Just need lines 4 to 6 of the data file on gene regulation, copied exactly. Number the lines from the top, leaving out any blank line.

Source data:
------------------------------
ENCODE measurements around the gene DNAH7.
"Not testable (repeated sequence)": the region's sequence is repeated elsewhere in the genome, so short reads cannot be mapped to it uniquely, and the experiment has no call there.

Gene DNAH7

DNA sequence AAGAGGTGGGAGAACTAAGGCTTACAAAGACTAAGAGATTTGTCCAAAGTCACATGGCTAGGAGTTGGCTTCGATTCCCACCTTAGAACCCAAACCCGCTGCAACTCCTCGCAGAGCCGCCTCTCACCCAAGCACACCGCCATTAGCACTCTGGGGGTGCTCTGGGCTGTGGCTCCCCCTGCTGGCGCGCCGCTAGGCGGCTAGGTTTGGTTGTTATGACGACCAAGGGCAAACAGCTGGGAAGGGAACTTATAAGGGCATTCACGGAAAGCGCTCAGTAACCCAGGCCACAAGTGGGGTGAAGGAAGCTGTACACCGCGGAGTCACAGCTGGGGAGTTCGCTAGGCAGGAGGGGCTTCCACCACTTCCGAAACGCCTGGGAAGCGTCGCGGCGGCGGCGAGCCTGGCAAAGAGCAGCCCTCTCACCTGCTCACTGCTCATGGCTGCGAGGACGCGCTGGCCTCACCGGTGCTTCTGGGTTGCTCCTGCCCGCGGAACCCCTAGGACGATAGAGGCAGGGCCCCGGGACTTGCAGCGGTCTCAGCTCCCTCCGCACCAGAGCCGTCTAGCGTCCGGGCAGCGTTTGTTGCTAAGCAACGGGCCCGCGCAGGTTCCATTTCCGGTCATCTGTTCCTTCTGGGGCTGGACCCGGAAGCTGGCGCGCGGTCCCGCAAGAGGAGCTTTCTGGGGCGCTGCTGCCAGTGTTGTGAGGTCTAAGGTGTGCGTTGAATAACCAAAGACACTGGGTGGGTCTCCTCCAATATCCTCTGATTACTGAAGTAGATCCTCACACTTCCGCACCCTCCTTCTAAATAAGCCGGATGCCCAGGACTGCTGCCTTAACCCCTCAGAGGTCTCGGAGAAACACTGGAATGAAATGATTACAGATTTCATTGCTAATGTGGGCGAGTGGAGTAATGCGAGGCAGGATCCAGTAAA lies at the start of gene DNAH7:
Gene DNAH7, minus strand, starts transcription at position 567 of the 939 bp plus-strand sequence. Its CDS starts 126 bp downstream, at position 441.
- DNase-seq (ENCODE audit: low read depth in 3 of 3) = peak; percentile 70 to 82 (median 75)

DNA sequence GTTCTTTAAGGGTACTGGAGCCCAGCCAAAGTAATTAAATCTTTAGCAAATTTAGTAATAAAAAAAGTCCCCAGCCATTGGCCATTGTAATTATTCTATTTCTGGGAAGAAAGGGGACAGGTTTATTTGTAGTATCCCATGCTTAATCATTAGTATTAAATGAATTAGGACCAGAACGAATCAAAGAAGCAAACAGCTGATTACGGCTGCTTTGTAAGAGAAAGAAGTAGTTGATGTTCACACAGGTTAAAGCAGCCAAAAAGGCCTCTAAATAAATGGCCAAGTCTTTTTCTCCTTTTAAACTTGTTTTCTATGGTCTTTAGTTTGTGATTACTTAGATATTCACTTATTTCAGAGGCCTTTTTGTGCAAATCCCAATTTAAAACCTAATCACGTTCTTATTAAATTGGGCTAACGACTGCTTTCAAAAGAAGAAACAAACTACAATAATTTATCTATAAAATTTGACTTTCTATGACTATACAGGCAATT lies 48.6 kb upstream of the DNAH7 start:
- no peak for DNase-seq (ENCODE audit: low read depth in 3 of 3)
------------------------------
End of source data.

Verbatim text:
DNA sequence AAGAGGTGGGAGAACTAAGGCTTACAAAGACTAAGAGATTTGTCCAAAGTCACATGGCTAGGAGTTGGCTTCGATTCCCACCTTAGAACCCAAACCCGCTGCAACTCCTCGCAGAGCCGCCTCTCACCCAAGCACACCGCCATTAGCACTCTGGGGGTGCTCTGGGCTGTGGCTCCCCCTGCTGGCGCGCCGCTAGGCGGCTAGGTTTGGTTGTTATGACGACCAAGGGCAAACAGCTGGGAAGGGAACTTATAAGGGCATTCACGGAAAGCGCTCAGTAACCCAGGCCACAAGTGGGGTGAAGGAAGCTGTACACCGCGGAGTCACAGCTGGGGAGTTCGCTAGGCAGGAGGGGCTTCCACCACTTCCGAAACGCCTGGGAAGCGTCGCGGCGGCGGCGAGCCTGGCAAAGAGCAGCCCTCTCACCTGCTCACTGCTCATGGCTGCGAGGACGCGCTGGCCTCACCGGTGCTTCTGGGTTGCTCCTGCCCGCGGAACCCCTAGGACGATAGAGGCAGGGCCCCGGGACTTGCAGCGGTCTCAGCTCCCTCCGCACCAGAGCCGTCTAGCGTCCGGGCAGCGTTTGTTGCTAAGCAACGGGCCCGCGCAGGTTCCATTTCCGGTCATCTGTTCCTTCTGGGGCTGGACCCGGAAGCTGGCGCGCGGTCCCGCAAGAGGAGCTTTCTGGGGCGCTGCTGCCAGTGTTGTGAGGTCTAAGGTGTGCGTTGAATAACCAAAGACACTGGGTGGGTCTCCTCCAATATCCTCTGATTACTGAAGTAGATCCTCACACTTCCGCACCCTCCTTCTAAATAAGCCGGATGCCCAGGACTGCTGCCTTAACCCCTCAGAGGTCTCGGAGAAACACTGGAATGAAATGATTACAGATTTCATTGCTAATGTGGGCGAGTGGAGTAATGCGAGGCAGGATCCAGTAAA lies at the start of gene DNAH7:
Gene DNAH7, minus strand, starts transcription at position 567 of the 939 bp plus-strand sequence. Its CDS starts 126 bp downstream, at position 441.
- DNase-seq (ENCODE audit: low read depth in 3 of 3) = peak; percentile 70 to 82 (median 75)